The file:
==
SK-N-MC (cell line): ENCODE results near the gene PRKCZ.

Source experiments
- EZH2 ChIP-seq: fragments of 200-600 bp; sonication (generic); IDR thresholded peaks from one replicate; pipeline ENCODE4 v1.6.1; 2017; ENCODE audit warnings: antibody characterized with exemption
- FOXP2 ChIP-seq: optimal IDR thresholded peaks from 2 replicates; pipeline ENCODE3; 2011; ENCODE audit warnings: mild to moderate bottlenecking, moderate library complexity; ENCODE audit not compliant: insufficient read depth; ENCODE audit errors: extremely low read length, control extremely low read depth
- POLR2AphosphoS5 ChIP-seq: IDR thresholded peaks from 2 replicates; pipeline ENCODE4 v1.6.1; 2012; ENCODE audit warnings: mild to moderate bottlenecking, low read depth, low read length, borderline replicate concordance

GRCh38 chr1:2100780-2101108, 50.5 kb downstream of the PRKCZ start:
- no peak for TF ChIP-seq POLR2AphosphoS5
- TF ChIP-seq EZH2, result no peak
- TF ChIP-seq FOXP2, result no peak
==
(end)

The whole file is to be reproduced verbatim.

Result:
SK-N-MC (cell line): ENCODE results near the gene PRKCZ.

Source experiments
- EZH2 ChIP-seq: fragments of 200-600 bp; sonication (generic); IDR thresholded peaks from one replicate; pipeline ENCODE4 v1.6.1; 2017; ENCODE audit warnings: antibody characterized with exemption
- FOXP2 ChIP-seq: optimal IDR thresholded peaks from 2 replicates; pipeline ENCODE3; 2011; ENCODE audit warnings: mild to moderate bottlenecking, moderate library complexity; ENCODE audit not compliant: insufficient read depth; ENCODE audit errors: extremely low read length, control extremely low read depth
- POLR2AphosphoS5 ChIP-seq: IDR thresholded peaks from 2 replicates; pipeline ENCODE4 v1.6.1; 2012; ENCODE audit warnings: mild to moderate bottlenecking, low read depth, low read length, borderline replicate concordance

GRCh38 chr1:2100780-2101108, 50.5 kb downstream of the PRKCZ start:
- no peak for TF ChIP-seq POLR2AphosphoS5
- TF ChIP-seq EZH2, result no peak
- TF ChIP-seq FOXP2, result no peak